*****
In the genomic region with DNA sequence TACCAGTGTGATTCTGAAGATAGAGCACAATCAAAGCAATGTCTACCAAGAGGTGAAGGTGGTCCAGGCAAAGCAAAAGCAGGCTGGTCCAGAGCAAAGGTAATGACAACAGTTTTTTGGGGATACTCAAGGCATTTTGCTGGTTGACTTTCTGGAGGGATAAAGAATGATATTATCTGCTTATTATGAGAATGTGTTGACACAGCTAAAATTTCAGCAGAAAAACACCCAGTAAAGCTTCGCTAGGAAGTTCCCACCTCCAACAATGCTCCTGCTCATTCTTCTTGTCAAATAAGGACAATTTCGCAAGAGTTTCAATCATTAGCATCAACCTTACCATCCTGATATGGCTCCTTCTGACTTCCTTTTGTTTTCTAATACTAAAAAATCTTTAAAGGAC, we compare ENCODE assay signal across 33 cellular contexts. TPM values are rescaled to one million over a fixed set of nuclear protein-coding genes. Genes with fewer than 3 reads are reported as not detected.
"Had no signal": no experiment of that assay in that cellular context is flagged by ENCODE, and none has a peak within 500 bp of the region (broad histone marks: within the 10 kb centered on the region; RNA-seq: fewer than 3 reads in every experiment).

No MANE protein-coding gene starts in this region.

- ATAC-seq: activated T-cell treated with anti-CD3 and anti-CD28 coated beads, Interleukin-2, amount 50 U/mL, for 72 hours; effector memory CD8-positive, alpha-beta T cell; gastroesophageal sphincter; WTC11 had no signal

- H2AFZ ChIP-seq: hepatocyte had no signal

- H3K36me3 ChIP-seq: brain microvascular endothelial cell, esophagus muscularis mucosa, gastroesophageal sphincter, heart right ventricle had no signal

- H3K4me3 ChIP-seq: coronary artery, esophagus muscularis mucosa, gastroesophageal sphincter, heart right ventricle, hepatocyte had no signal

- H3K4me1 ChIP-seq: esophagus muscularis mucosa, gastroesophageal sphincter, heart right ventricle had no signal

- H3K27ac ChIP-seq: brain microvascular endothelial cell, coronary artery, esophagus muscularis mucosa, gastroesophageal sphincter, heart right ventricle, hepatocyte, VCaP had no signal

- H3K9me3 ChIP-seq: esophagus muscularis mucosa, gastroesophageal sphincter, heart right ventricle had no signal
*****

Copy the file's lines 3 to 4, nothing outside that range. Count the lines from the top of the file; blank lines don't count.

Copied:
No MANE protein-coding gene starts in this region.

- ATAC-seq: activated T-cell treated with anti-CD3 and anti-CD28 coated beads, Interleukin-2, amount 50 U/mL, for 72 hours; effector memory CD8-positive, alpha-beta T cell; gastroesophageal sphincter; WTC11 had no signal